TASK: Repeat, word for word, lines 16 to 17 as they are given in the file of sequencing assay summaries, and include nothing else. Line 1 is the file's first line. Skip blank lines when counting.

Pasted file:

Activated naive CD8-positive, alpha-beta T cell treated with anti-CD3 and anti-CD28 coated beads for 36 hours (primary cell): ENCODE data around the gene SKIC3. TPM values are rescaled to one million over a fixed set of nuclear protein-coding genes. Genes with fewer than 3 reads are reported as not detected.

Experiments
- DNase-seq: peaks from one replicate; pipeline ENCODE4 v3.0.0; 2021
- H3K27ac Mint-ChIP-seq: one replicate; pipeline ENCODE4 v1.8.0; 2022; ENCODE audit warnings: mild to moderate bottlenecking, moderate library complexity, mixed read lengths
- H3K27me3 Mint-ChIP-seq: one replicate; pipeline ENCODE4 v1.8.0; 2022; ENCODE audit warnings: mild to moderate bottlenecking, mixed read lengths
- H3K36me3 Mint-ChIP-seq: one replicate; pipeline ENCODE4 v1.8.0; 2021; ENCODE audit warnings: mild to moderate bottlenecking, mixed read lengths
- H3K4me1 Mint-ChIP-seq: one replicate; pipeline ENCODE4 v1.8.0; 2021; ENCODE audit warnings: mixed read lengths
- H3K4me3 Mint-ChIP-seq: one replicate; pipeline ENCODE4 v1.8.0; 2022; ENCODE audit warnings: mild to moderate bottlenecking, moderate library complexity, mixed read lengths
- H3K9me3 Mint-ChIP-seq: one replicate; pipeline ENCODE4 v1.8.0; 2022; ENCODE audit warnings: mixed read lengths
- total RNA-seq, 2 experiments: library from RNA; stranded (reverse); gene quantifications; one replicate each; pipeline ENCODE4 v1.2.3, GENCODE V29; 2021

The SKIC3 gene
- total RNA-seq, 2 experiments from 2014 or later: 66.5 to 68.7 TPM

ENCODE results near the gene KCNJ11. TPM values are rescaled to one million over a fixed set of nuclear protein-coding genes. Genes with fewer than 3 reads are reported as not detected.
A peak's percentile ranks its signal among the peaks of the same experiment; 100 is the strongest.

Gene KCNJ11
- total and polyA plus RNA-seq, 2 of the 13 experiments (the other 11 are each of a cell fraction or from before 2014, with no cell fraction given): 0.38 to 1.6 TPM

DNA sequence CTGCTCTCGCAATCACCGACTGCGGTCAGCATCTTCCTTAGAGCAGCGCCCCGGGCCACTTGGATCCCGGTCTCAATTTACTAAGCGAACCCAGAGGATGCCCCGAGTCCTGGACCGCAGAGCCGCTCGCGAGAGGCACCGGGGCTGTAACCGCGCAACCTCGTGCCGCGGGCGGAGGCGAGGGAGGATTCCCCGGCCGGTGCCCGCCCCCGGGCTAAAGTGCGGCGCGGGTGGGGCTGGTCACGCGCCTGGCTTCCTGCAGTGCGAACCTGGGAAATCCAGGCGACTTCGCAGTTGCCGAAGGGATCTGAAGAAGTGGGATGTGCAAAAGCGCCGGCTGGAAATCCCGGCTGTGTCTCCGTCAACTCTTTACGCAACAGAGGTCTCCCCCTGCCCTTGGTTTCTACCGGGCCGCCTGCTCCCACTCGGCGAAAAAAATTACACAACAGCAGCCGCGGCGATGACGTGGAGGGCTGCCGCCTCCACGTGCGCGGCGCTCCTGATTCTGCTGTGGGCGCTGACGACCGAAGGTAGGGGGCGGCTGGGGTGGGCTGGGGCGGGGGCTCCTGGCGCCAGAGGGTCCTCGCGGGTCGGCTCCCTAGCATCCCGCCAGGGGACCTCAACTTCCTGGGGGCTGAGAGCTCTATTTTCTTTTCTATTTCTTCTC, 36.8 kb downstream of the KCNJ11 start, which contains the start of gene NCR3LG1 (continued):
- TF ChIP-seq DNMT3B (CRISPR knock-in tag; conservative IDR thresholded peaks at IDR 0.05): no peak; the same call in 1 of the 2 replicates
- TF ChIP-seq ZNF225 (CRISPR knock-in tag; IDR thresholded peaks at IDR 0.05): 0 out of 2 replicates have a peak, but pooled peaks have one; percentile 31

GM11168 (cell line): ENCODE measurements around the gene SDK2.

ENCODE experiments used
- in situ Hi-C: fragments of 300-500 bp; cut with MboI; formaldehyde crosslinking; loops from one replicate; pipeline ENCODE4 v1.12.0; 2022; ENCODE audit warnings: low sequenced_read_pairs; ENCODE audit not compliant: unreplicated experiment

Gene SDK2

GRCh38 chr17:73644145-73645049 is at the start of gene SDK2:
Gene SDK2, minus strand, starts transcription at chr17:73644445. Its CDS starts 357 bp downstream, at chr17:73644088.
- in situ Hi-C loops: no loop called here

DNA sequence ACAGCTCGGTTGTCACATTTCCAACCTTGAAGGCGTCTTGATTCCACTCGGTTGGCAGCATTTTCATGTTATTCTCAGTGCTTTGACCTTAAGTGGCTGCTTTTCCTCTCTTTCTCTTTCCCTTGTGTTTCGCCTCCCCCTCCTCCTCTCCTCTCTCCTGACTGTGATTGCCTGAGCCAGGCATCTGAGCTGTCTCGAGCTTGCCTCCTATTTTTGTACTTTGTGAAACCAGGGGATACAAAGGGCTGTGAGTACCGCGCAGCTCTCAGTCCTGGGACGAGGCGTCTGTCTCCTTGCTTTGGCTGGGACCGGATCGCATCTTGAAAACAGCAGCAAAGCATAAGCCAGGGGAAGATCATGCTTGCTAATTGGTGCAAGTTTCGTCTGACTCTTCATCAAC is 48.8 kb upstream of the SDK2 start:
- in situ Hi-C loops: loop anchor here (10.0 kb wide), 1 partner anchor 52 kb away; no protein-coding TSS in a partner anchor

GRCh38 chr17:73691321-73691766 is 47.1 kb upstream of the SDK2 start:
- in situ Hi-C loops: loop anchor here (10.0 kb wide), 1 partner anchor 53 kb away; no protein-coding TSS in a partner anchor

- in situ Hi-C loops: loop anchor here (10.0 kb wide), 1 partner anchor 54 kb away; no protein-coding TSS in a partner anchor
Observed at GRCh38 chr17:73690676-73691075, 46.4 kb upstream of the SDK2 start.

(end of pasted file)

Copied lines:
- total and polyA plus RNA-seq, 2 of the 13 experiments (the other 11 are each of a cell fraction or from before 2014, with no cell fraction given): 0.38 to 1.6 TPM

DNA sequence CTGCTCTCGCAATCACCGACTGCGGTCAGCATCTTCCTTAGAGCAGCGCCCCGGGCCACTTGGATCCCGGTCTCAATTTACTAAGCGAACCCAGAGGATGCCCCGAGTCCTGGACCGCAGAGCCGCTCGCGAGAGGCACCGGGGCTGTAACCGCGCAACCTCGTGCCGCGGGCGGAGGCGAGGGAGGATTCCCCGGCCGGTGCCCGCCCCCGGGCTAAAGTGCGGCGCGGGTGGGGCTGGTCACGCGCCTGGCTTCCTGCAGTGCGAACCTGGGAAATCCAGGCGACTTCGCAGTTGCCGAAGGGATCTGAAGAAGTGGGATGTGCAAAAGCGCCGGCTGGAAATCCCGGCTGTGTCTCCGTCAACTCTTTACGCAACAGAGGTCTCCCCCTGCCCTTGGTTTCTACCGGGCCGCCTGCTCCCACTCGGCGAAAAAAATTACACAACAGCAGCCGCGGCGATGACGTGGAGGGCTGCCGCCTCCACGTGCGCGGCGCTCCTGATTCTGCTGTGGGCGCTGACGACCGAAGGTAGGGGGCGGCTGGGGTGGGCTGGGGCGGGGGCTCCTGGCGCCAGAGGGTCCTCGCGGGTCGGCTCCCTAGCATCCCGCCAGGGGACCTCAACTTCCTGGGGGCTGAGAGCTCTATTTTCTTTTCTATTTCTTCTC, 36.8 kb downstream of the KCNJ11 start, which contains the start of gene NCR3LG1 (continued):